NHS England has told Pharmacy Magazine it “did not claim that it would save £100m in the first year” after introducing guidance aimed at curbing the prescription of items that are available over the counter in pharmacies and shops.
The health body was responding to a query regarding why savings on OTC prescriptions of £25.9m in the year to January 2019 had fallen far short of what might have been expected after the guidance – which recommends limiting prescriptions of "low value" OTC medicines used for 35 “minor” conditions including haemorrhoids and conjunctivitis – was introduced on March 29 2018.
Launching the guidance, NHS England said it would “free up to almost £100 million for frontline care each year,” with chief executive Simon Stevens saying the aim of the health service was to ‘think like a patient, act like a taxpayer’.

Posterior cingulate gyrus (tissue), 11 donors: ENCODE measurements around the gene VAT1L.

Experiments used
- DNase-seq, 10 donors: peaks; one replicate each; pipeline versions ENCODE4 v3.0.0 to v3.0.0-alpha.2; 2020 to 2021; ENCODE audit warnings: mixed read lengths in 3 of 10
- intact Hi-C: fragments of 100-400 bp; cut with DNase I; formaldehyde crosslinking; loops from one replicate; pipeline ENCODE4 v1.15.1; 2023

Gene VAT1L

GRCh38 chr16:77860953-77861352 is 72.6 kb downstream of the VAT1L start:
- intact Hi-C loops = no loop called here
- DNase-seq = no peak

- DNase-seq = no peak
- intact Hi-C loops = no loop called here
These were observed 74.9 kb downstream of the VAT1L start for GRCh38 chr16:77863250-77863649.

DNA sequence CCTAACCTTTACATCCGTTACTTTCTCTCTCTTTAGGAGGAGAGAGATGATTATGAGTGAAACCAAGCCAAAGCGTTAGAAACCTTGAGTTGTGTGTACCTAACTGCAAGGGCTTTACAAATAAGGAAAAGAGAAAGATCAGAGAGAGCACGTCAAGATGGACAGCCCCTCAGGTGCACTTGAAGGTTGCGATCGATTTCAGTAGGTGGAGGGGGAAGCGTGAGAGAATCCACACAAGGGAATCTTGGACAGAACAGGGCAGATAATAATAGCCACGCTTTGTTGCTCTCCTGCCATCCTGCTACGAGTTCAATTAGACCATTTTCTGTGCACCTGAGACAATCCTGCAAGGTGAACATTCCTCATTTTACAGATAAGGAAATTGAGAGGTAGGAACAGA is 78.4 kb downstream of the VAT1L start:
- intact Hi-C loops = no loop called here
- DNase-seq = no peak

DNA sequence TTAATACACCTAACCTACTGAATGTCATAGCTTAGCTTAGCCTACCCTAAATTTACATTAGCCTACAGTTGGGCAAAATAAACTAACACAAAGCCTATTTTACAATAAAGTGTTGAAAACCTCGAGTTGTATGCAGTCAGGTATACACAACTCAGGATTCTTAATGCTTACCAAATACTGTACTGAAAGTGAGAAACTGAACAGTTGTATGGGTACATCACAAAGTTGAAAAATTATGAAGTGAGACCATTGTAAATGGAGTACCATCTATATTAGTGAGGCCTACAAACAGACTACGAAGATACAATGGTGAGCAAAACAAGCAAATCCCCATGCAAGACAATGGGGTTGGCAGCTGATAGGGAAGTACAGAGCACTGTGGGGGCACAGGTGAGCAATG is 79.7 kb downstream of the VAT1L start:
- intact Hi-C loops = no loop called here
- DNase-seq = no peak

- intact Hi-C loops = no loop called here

A spokesperson told Pharmacy Magazine: “NHS England did not claim that it would save £100m in the first year after the introduction of the guidance; this is a long-term programme.”
“[The £25.9m figure] also doesn’t take into account the counterfactual potential increase in spend on OTC treatments for patients with short term conditions, or show whether increases in patients with long term conditions, who are not affected by this guidance, or increases in the prices of certain products, have had an impact on the overall spend,” NHS England said.
The spokesperson said: “Local GPs have made strong progress on freeing up funding to spend on frontline care, with the savings made in just eight months enough to fund around 1,000 community nurses.
“Further gains are expected this financial year and into the future as commissioners include the recommendations in their plans.”
The Royal Pharmaceutical Society and others have expressed concern that the guidance risks widening health inequalities by making medicines inaccessible to those who cannot afford them. NHS England responded by making special allowances for groups with characteristics such as mental health issues and lacking the financial means to pay for the medicines they need.